Vanessa Heinz

Some would describe Memoryhouse’s story as a wonderfully happy accident. When composer Evan Abeele met photog Denise Nouvion at a concert, the pair became fast friends. Not long after, that friendship took the form of a shared art collaboration, which mixed Nouvion’s images and films with Abeele’s instrumental compositions. “I think we both had very similar tastes in visual art and music,” said Abeele recently via phone. “We started casually working together, but we didn’t quite know what we wanted to achieve.”

Like all art does, the pair’s vision morphed with time, evolving from an experimental multimedia project to something more akin to a bona fide band. Helped along by Nouvion’s ethereal voice and wide-eyed lyricism, Memoryhouse’s home recordings quickly caught the ear of Seattle label Sub Pop, and before long the pair was signing a recording deal and hitting the road in support of their homespun EP.

“I was playing a cover of ‘These Days’ by Jackson Browne one day, and Denise just started singing it,” Abeele recalled wistfully. “She sang it so freely, and it was just incredible; that was when the light bulb in my head went off.”

Nowadays, Memoryhouse’s light-bulb moments seem to be happening with much more frequency. Last month the band released The Slideshow Effect, their first proper full-length and most fully realized recording to date. The songs were written and reworked during the pair’s last two years on the road, giving them an opportunity to evolve and grow, much like Memoryhouse itself. The result is a 10-track collection that capitalizes on the contrast between Abeele’s gentle orchestrations and Nouvion’s immediate vocals and continues the pair’s ongoing quest to find common ground between the visual and the aural. “We really wanted to find an organic core with the album,” explained Abeele, “to achieve something that felt more personal and more immediate.”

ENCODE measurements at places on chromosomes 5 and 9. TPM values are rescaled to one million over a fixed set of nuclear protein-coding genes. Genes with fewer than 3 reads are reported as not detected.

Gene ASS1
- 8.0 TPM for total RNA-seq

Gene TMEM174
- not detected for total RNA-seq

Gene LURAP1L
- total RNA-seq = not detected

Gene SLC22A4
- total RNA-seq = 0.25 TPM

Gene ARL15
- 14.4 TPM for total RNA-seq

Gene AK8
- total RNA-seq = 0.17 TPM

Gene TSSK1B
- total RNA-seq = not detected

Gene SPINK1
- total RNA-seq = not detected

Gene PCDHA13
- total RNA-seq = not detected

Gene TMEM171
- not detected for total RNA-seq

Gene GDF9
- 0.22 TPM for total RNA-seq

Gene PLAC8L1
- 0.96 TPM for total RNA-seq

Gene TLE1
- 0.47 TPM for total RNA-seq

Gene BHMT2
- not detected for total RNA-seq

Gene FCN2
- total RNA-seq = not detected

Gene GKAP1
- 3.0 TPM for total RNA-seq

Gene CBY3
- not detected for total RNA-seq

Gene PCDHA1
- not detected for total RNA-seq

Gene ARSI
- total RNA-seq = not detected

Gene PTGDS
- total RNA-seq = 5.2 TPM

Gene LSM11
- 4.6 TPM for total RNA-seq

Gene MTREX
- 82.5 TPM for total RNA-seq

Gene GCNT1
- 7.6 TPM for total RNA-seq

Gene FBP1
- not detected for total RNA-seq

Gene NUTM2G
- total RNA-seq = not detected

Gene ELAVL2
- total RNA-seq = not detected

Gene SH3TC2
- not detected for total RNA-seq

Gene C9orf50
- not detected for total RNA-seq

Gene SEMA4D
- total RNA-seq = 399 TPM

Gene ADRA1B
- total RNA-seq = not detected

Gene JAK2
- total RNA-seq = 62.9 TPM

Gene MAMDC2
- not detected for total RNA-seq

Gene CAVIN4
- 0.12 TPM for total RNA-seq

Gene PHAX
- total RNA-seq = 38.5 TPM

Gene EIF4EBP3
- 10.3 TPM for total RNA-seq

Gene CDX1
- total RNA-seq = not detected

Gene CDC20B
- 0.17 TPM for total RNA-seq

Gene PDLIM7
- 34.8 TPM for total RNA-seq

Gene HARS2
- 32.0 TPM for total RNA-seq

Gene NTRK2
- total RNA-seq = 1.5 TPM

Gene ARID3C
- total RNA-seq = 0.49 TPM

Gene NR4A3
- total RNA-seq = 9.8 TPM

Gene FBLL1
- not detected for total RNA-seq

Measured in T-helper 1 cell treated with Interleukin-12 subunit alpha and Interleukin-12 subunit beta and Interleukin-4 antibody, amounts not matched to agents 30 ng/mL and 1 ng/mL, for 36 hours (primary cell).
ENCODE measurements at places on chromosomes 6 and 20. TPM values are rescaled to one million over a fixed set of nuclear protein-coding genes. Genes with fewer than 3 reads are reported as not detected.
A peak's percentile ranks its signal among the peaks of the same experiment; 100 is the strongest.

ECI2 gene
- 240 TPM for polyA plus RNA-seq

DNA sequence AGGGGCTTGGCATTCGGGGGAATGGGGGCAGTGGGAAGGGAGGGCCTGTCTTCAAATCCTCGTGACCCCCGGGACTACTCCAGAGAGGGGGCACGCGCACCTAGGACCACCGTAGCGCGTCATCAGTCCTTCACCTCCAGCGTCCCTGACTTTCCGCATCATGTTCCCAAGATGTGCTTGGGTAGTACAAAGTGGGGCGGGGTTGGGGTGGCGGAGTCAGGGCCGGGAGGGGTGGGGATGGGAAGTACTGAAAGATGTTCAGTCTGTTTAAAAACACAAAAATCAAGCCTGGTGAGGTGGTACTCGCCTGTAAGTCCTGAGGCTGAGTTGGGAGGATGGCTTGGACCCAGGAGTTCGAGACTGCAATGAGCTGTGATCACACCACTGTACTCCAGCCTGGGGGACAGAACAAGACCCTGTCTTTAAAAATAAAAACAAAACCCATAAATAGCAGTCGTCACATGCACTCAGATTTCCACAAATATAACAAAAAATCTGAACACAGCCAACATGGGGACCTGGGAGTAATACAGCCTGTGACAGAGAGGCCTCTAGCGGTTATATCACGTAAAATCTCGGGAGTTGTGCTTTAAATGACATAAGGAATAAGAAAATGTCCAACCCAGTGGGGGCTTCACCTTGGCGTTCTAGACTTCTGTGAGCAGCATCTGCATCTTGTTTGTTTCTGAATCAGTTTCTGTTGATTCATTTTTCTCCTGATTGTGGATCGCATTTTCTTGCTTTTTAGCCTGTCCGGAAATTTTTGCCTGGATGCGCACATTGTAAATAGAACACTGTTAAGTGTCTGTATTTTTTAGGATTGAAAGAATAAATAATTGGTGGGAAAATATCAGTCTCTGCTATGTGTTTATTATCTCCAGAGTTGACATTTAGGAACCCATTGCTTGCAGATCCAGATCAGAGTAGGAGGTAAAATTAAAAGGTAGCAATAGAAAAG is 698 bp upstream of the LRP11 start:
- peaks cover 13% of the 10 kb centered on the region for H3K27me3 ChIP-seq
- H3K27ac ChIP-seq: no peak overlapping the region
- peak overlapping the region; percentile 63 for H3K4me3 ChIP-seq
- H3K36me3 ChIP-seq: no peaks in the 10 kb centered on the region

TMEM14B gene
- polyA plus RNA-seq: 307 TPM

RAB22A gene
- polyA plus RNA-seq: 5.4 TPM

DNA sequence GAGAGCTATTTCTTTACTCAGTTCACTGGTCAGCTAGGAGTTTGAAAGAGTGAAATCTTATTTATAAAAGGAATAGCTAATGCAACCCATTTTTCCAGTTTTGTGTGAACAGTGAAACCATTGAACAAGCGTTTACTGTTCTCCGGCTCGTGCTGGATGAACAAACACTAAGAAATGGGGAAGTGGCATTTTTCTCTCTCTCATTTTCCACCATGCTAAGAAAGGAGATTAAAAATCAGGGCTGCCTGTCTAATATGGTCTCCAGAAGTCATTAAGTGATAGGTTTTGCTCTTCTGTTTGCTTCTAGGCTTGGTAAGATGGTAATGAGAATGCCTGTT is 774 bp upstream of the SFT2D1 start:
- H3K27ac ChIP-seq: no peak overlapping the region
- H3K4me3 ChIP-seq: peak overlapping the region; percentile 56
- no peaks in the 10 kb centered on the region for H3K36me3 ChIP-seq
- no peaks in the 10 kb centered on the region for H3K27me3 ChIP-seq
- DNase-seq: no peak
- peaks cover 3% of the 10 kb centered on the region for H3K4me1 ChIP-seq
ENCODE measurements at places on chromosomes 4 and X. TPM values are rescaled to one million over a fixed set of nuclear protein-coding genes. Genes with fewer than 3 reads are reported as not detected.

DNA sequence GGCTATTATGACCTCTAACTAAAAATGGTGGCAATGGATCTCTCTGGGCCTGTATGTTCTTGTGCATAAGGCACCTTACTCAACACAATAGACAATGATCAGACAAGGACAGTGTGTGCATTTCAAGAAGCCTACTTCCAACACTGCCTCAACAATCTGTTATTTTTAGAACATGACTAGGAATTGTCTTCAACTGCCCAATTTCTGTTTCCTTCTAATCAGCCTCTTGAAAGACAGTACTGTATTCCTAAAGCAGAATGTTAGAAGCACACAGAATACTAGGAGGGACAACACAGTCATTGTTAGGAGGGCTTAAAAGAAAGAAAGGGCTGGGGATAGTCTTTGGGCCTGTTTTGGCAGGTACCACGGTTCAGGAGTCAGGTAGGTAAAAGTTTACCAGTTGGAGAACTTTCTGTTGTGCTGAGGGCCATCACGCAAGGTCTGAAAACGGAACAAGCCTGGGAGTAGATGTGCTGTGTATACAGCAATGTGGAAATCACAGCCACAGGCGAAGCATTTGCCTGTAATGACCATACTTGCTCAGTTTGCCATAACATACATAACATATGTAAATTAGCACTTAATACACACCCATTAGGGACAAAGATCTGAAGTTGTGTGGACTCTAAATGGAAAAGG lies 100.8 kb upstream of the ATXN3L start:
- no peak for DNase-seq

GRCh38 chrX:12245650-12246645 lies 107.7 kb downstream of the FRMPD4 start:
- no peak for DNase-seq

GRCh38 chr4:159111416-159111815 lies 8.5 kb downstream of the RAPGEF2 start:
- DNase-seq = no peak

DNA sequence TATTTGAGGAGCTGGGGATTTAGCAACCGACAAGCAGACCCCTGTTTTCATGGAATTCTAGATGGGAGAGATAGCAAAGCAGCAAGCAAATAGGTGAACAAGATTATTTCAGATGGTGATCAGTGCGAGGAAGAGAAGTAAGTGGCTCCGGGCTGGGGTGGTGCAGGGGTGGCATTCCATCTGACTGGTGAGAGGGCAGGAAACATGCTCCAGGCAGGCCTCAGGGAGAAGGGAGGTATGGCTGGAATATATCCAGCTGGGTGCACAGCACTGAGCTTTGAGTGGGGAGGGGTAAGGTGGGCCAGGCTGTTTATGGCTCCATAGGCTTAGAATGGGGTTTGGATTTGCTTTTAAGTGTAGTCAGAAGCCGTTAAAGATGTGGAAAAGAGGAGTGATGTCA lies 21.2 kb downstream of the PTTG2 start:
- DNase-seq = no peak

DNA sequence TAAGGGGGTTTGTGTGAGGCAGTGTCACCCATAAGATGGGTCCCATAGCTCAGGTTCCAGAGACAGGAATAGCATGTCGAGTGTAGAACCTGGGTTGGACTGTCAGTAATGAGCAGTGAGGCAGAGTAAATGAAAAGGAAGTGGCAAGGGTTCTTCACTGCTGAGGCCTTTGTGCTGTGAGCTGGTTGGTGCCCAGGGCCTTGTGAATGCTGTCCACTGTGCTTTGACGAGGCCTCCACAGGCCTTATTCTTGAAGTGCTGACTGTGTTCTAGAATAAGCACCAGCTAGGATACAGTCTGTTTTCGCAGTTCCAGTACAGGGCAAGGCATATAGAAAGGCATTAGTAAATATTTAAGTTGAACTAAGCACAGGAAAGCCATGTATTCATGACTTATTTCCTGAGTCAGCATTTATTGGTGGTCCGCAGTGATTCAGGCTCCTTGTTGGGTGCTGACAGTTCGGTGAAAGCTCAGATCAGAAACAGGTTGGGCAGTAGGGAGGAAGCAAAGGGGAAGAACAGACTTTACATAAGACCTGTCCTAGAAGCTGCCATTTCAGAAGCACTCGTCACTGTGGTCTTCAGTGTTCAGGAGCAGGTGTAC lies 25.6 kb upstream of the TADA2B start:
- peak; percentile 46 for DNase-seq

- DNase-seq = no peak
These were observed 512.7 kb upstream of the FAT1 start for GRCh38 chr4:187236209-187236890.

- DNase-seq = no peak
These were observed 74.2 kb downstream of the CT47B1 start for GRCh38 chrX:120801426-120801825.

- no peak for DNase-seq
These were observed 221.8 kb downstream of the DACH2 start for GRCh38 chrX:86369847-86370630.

With Nouvion’s sparkling vocals at the forefront of almost every song on Slideshow, that sense of intimacy is felt first and foremost, and makes for a fitting description of Memoryhouse’s current sound. It also nicely represents what can come out of an art that, as Abeele puts it, is “ever evolving.” Memoryhouse plays SOhO Restaurant & Music Club (1221 State St.) on Thursday, March 15, at 8 p.m. with Sister Crayon. Call (805) 962-7776 or visit for tickets and info.


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